A First Birthday Party- and Italian Cream Cake
A combination of factors- Father’s Day, mentally rummaging through family photos for a guest post at www.SippitySup.com (to appear on July 4th- yay!), and the 52Photos Project– got me reminiscing about my father’s birthday party.
In May of 1994, my father celebrated his 70th birthday at a grand party in the church hall of St. Bernadette’s Catholic Church in Los Angeles. He had never had a birthday party before, and as the day approached my mother suggested to him throwing a big shindig. He grumbled about spending the money, but Mom says he went away for a few days, thought about it, then came back to her and agreed. It was the first and last birthday party of his life. At that point (although none but his immediate family knew it), he had already been diagnosed with the illness that would take his life.
I flew in from New York, where I was living then, to cook for the crowd. My Uncle Roy and Nanny Marion, my father’s brother and sister, and my father’s close friend Lloyd Gonzalez flew in from New Orleans to help him celebrate. The last image I have of my father, uncle and aunt together, was of them sitting on the deck of my parents’ home, their heads bowed in quiet conversation as they peeled shrimp for jambalaya the day before the party. I quietly called over my brother, Al, touched his arm and pointed to them. We smiled at the scene. Peeling shrimp was the first kitchen task we had learned under my father’s tutelage.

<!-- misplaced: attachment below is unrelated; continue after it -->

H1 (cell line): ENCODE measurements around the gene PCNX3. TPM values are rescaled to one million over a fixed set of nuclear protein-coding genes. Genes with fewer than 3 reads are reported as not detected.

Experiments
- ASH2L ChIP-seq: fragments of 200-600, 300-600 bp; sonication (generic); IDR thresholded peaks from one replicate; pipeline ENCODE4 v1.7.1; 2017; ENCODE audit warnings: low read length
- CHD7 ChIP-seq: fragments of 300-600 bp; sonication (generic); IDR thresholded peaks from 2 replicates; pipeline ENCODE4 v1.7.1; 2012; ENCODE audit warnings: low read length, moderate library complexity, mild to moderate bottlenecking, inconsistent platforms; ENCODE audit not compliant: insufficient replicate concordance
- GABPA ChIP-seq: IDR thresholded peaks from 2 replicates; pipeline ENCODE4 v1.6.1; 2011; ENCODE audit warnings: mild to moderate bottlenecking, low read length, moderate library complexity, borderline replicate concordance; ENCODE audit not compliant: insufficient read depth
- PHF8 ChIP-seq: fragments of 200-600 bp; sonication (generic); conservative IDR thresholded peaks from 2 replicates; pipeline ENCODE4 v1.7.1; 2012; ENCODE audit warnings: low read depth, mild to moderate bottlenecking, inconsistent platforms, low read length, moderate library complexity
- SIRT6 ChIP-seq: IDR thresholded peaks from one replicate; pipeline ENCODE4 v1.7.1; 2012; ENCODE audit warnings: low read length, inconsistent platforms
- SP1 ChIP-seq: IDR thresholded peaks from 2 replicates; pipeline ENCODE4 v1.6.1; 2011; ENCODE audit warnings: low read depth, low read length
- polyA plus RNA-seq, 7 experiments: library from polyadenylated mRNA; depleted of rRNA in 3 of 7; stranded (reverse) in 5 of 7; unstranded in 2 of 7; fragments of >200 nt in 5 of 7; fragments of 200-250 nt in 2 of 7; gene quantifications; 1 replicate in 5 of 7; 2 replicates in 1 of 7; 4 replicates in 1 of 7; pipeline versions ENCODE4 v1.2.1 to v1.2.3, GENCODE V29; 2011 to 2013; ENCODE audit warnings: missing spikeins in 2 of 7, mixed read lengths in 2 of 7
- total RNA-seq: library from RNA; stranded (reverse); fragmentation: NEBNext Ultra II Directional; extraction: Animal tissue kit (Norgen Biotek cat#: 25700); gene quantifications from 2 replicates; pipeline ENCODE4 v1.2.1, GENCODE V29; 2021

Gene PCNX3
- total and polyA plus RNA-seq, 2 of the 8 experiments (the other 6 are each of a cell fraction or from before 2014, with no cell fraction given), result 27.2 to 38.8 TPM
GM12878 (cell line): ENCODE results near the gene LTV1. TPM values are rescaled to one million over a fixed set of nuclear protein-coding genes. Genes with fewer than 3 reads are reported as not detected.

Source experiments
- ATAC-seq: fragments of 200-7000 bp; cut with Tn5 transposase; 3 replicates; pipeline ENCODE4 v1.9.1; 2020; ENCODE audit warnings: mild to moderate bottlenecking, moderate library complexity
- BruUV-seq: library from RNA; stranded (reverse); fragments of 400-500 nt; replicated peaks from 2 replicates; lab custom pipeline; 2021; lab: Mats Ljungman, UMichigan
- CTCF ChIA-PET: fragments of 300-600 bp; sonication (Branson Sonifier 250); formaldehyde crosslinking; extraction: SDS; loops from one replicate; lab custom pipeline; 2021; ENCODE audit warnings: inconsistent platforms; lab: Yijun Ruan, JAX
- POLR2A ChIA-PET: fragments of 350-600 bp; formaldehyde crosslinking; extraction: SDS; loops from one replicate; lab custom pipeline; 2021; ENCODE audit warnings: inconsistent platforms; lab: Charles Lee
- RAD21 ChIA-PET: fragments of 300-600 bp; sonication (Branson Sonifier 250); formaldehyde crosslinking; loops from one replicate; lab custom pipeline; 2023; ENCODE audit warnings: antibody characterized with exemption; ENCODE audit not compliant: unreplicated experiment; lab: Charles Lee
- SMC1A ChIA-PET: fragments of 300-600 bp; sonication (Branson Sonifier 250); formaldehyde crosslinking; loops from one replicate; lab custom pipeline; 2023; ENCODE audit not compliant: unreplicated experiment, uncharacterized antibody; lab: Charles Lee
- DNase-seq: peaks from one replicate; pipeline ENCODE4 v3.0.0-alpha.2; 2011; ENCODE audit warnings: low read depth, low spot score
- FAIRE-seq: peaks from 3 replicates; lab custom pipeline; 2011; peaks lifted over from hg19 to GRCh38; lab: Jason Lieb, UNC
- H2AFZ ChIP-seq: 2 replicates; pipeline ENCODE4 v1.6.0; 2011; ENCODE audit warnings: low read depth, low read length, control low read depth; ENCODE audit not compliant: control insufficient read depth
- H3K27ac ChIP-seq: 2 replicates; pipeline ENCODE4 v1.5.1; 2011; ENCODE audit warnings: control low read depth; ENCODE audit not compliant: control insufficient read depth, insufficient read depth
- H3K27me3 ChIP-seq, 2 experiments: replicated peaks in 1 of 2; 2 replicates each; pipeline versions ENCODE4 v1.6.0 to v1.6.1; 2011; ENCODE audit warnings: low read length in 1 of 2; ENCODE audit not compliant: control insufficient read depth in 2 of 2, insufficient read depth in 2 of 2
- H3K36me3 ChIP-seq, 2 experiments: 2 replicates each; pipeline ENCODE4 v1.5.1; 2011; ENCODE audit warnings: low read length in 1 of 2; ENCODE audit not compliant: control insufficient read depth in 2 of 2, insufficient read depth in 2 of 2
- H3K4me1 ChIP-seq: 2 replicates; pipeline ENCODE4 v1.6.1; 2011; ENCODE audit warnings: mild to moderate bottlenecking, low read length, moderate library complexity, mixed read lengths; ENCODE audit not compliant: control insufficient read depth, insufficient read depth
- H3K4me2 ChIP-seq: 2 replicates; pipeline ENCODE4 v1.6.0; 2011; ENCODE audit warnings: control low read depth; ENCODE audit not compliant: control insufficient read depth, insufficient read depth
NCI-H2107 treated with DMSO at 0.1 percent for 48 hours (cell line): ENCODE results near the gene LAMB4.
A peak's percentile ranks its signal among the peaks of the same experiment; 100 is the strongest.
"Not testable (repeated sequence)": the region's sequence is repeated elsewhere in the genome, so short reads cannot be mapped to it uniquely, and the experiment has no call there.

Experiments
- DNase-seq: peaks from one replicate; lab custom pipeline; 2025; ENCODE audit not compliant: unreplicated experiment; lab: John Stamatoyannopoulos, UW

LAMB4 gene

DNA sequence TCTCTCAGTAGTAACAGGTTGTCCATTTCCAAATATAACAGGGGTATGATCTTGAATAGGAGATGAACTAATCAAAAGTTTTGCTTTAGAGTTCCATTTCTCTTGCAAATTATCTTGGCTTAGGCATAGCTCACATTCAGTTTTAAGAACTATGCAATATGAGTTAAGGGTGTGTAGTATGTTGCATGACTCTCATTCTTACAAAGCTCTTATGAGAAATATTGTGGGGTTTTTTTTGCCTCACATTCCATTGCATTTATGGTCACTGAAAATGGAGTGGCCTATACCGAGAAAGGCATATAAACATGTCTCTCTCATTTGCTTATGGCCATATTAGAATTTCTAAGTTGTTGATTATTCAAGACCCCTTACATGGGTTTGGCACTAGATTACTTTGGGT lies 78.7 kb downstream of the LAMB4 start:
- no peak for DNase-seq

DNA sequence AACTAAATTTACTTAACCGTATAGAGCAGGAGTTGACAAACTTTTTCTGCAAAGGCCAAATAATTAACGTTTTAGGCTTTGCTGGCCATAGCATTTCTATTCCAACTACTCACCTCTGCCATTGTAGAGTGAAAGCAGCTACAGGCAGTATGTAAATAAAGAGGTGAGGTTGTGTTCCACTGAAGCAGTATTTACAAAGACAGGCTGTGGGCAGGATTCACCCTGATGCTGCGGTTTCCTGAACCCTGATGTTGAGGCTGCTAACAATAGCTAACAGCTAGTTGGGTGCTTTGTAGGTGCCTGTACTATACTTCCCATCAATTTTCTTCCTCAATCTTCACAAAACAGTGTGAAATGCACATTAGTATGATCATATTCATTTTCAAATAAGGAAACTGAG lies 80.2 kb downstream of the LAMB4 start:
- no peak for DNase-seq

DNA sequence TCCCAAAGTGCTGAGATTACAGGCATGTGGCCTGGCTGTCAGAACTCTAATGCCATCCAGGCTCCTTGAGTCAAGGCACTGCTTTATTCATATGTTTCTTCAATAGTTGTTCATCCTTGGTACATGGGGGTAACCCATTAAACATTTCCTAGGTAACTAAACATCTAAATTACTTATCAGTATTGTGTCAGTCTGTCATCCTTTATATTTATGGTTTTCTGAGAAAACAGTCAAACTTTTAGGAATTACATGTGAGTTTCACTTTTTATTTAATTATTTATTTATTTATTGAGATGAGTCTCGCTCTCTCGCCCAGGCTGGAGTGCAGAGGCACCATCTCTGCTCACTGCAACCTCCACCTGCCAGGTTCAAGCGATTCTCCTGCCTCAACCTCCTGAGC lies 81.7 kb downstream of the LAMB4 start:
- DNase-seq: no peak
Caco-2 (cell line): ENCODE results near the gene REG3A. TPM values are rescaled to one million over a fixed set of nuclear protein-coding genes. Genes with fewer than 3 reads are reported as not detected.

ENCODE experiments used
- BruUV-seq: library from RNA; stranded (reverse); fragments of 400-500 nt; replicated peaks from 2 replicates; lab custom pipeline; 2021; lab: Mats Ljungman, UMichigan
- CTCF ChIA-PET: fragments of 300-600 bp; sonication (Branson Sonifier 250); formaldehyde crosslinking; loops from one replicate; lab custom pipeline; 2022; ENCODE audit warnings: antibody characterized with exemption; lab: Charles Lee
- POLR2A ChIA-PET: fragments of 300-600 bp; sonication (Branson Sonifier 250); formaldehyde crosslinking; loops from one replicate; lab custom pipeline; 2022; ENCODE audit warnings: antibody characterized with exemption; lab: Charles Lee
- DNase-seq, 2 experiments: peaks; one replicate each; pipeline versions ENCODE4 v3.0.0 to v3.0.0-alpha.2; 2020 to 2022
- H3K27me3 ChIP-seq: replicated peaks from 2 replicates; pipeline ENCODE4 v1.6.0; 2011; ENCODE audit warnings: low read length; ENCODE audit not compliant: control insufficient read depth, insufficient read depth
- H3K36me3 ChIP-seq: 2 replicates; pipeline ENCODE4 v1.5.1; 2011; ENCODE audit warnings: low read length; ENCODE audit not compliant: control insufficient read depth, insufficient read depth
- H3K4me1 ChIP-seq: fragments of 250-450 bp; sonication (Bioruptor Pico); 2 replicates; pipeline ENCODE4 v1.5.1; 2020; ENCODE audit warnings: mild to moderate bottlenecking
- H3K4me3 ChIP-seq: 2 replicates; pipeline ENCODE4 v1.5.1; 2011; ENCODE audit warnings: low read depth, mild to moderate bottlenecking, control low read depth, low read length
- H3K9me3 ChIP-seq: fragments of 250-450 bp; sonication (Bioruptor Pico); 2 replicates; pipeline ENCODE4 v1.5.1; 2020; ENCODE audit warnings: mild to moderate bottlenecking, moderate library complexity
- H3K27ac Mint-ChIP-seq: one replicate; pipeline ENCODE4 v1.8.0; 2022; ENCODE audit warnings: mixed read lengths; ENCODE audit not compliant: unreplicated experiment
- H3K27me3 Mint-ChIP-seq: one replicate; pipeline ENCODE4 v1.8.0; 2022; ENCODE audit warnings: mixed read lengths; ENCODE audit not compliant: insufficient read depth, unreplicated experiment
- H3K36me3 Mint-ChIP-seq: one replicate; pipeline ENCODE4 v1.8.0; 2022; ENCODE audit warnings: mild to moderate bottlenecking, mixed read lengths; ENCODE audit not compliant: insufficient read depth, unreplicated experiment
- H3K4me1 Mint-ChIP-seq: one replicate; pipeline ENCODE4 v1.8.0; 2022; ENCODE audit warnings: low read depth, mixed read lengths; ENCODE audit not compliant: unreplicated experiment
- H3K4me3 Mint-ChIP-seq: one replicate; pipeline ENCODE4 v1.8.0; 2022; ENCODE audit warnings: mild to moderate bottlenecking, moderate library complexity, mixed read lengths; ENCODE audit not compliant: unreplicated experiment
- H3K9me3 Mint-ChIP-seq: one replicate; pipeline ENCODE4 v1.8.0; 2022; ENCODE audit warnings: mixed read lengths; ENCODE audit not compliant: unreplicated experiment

The church hall was full of umbrellas, a ubiquitous prop of New Orleans “second line”, and the walls and tables were decorated in purple, green and gold and covered with masks and crowns (Dad got to be King for the day), the colors and artifacts of Mardi Gras.
The day was a great success, attended by a couple hundred people. If one has never had a birthday party, there’s a lot of catching up to do. We ate jambalaya, roast beef, potato salad, and black bean and corn salad, an amalgam of Louisiana and California cuisine, mirroring our journey.
My father’s friend, Benji DeLille, dressed in his parade leader finery, led the “second line” through the hall as we waved our handkerchiefs and bounced our umbrellas up and down to the funky strains of “When the Saints Go Marching In.”
Dad, surrounded by his family and friends, spoke with a full heart. He thanked his parents. He thanked his wife and his children. He thanked his God.
A year and a half later, he died early in the morning on New Year’s Day.
I made this wonderful Italian Cream Cake , a recipe I picked up from a favorite spot in New York, for his birthday cake. I thought it would be perfect for a New Orleans crowd, chocked full of pecans and coconut, and as I suspected, it was a hit. I hope you will enjoy it, too. Recipe follows-